However since summer of 2011 when thousands of Israelis set up protest camps over worsening housing affordability, home prices have been top of the government's agenda.
- The government, which controls most of Israel's land, boosted dwelling starts to about 54,200 annually in 2015 to 2019 – the highest since 1997 – to address the supply shortage.
- The Finance Ministry increased purchase taxes and introduced an additional levy on owners of three or more apartments. As a result, investment transactions dropped sharply from 40% of total transactions in early 2015, to 15% recently.
- Since 2015, the government has intensified its sale of land at discounted prices to contractors, who must then sell apartments at below-market prices.
- Israelis who do not own a home may vie for apartments through a lottery system. Since its inception by end-2015, at least 60,000 households have won the lottery, but only 18,000 have actually exercised their right to purchase an apartment at a reduced price.
- In July 2017, the government approved a plan to strengthen the country's long-term rental market, including the introduction of tax breaks to encourage the construction of rental units.
As a result, house prices fell by 0.9% (-1.94% inflation-adjusted) in 2018 and increased by just a minimal 1.6% (1.2% inflation-adjusted) in 2019.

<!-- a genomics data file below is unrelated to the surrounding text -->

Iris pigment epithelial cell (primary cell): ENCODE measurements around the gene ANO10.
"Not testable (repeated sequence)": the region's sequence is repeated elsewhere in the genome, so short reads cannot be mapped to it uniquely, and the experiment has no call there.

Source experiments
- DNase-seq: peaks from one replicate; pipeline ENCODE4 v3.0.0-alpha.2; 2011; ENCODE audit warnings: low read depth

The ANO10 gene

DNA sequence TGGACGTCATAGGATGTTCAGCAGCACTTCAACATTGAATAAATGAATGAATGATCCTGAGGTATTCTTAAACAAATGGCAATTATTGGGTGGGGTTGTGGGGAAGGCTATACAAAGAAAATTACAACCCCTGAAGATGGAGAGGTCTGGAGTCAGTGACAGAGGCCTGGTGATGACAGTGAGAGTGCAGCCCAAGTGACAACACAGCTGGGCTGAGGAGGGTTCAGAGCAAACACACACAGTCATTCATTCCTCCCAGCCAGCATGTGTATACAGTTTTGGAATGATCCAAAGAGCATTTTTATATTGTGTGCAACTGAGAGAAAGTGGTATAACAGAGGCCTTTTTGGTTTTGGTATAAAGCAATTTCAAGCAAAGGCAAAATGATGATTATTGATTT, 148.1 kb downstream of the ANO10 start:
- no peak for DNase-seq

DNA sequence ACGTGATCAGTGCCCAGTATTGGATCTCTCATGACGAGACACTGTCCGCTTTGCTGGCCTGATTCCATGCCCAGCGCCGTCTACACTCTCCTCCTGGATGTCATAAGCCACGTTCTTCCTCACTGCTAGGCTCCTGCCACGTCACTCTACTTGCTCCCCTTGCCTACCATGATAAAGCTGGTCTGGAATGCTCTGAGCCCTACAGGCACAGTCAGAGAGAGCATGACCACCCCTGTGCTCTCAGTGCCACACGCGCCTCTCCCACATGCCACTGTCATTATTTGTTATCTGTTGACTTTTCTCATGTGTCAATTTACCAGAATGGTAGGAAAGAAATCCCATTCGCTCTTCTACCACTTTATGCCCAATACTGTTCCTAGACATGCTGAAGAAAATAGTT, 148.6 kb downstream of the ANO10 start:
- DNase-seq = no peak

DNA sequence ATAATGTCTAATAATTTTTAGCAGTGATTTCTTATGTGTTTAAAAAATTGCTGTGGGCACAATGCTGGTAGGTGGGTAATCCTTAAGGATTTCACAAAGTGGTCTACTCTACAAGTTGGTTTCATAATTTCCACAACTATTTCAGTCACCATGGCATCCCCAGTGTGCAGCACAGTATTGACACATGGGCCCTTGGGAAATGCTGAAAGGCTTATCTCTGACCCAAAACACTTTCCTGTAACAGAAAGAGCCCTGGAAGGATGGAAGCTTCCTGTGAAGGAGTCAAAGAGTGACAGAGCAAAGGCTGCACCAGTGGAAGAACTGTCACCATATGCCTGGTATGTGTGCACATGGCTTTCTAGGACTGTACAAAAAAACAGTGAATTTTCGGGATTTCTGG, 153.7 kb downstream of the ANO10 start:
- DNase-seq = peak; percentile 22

Israel's economy is projected to shrink by 5.9% this year, in contrast to the previous year's 3.4% growth and its first contraction since 2002, due to the coronavirus crisis, according to the IMF's October 2020 forecast. This is in line with the Bank of Israel's forecast, with real GDP projected to fall by 4.5% to 7%. The Bank of Israel kept its benchmark interest rate at 0.1% in August 2020, following a 15-basis point rate cut in April 2020.
Property in Tel Aviv and Jerusalem is very expensive, and rental yields are poor
Gross rental yields i.e., the rental return on a property if fully rented out, before all expenses, are poor in Tel Aviv and Jerusalem - almost at Monaco-like levels. Gross rental yields for apartments are near or under 3% (though some areas have higher yields).
This tends to support the popular view that property is somewhat overpriced in Israel.